Friday, December 2, 2011

Did you get a traffic ticket? What now?

From time to time I hear comments or see posts on facebook or twitter from “innocent people” (the truth is Missouri Drivers are the second worst in the nation) about the ticket they recently received and their newly damaged “record”. And the question comes up, can I beat this? There are a variety of different options for a person that receives a ticket, but few of them are actually “beating” the ticket. Here are some potential choices:

Option 1: pay the ticket. While this option is a tough pill to swallow, it is certainly the quickest and easiest way to handle the matter. However, this option will have the greatest effect on your “record” and in the long run could end up costing you more money. While you do not have the cost of an attorney, the cost of your insurance rate increase over the years will exceed attorney fees many times over.

Option 2: Negotiate the ticket yourself. This option will require you to take off work and appear on your own behalf to negotiate the ticket yourself. In many cases you will be able to speak to the prosecutor and come to a plea agreement on the ticket. However, don’t be surprised if they offer the same deal as listed on the back of the ticket. The reason for this deals purely with your ability to recognize an appropriate disposition to the cause and your lack of negotiating power. However, under the right circumstances this option could potentially be the best route, but it could also be the worse.

Option 3: Fight the ticket. Whether you are fighting the ticket yourself or with the aid of an attorney, this option is rarely fruitful. At any level, your chances of winning are greatly increased with the aid of an attorney. However, while your ego may receive a boost from beating the system, your pocket book will take an even bigger hit. And I will go ahead and answer the question that comes up in these cases, “No, you cannot sue the state to get your money back from having to fight an invalid ticket.”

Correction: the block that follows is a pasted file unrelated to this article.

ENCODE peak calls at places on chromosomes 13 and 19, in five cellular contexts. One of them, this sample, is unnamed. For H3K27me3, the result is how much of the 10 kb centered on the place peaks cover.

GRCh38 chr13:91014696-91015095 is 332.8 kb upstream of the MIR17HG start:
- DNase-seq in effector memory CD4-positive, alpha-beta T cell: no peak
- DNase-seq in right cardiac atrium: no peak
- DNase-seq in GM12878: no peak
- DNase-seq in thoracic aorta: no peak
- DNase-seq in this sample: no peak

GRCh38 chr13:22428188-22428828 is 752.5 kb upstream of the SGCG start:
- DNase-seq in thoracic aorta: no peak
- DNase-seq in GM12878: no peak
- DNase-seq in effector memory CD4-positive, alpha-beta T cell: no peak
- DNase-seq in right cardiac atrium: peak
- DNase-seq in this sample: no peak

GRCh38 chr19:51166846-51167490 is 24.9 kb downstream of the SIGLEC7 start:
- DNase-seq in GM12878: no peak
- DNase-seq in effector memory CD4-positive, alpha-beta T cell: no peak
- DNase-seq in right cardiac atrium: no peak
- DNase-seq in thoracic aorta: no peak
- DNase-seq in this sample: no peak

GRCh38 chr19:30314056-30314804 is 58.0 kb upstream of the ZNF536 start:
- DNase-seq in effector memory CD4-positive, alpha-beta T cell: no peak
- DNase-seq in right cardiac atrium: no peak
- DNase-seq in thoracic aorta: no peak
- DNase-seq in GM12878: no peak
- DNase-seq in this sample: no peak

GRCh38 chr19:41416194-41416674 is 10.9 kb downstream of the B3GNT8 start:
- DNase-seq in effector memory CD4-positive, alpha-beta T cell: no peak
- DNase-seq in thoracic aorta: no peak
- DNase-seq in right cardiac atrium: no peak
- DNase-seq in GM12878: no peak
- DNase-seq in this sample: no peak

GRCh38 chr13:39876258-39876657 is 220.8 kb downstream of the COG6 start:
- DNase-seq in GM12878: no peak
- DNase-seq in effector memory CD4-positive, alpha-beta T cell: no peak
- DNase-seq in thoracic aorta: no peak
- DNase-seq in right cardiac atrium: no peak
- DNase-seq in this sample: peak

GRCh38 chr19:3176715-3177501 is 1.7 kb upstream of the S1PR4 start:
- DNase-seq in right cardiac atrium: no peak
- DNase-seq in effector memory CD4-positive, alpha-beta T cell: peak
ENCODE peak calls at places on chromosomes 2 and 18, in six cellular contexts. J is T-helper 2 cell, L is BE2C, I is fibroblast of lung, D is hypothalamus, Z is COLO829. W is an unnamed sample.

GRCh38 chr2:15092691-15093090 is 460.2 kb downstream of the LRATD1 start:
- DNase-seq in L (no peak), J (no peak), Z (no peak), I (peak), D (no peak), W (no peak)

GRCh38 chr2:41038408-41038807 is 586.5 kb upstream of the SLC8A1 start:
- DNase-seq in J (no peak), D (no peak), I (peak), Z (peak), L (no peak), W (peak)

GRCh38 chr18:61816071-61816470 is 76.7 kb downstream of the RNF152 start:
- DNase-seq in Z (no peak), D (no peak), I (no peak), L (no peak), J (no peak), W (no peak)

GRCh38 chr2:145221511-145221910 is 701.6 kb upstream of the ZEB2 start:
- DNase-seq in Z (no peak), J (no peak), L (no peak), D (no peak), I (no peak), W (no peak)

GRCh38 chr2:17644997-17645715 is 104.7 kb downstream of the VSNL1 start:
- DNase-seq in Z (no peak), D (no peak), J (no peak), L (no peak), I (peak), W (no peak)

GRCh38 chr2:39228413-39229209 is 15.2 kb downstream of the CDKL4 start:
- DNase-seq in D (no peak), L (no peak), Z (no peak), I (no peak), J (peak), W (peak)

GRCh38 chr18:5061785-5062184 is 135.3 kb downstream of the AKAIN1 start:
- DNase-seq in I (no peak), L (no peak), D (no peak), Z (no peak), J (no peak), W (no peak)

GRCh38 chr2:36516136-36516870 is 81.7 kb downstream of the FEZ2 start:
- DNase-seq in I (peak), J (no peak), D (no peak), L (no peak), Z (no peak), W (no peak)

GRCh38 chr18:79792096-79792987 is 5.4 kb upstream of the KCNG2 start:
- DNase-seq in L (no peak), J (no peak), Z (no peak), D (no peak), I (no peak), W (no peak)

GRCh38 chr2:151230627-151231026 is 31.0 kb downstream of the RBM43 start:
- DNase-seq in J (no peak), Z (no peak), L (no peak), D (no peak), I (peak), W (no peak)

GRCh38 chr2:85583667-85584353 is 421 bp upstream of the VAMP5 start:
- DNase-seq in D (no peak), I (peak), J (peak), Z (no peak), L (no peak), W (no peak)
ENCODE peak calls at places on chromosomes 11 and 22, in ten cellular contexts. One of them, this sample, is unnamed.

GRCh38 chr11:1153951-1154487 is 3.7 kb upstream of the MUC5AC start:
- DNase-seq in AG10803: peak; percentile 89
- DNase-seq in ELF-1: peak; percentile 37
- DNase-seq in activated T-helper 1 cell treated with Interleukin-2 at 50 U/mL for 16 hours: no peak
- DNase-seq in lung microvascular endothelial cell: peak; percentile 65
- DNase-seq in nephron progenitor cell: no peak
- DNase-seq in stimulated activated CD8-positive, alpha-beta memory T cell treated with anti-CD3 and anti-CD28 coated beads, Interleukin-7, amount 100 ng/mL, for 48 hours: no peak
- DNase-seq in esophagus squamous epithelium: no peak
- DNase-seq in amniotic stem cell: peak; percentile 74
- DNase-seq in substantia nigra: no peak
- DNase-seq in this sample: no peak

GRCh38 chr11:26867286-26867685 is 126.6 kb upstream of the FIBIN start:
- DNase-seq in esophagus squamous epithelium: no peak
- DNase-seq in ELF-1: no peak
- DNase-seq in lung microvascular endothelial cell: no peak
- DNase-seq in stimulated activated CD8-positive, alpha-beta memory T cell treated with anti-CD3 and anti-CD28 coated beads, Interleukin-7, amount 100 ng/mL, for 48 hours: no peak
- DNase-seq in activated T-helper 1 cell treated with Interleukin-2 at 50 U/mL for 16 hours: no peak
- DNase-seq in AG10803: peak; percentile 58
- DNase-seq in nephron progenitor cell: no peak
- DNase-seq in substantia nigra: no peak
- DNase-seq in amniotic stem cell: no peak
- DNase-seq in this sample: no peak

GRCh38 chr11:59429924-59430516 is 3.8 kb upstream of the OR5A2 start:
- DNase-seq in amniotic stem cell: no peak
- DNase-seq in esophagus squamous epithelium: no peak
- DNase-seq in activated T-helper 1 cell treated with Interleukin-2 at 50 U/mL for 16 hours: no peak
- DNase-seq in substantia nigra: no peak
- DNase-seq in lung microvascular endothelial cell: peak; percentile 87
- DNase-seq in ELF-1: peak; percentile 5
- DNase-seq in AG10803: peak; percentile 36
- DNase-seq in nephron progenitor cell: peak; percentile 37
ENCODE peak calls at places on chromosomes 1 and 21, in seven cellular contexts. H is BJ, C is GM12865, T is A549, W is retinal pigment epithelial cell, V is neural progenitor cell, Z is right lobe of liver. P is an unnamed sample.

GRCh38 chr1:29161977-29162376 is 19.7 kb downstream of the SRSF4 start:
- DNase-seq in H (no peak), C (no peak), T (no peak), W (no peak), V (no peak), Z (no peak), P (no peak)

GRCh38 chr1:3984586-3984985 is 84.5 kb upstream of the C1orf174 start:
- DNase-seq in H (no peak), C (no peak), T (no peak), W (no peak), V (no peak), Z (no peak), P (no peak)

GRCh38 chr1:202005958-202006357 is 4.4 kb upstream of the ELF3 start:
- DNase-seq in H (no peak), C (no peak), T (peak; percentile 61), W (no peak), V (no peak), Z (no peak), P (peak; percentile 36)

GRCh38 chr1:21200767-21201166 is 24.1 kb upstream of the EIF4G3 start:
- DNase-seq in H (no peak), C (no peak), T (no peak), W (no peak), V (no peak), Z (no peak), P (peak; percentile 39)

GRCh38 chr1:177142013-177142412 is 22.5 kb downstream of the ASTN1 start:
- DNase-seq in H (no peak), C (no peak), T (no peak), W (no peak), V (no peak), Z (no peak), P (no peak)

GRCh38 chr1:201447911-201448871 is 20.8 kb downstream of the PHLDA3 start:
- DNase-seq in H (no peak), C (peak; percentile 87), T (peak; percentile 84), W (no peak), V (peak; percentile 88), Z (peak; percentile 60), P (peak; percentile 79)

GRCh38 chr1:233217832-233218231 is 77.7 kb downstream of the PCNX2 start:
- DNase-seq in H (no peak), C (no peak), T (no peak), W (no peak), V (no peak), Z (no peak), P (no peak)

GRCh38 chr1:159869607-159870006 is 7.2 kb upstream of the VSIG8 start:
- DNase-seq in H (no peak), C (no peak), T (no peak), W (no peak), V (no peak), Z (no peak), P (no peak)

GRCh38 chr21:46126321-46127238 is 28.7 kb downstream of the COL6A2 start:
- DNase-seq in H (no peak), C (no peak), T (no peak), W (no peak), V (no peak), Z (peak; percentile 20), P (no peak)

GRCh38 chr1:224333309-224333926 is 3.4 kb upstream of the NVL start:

Option 4: Hire an attorney to negotiate. While it may seem bias due to my profession, this is clearly the best option. In the process of doing such an attorney can usually have one of two different outcomes:
1.       SIS – A suspended imposition of sentence is a great outcome that places you on probation for a period of time to be determined by the court. This is a great option because it does not include a fine and if you complete the probation period without further violations, then it never becomes a formal conviction against you. However, there are risks that you receive an additional ticket.
2.       Amend – This is the most common result of an attorney negotiating for you. In this option the Prosecutor will either amend the charge to defective equipment or a lower speeding resulting in no-points. These options are great because they result in no loss of points on your record, but the downside is that a fine usually is imposed.

No matter the option you choose, it is always best to consult with an attorney. Most provide free consultations and they can answer quickly how they can help you. Remember, most attorneys will charge around $150.00 to handle a ticket, and in most cases that means you never have to go to Court and the matter is resolved in the best way possible. Increased insurance rates, days off work, and points on your license could have devastating effects, so don’t just accept what the officer says and “pay it”. The extra $150.00 now, could pay off big in the future.

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Harris Law

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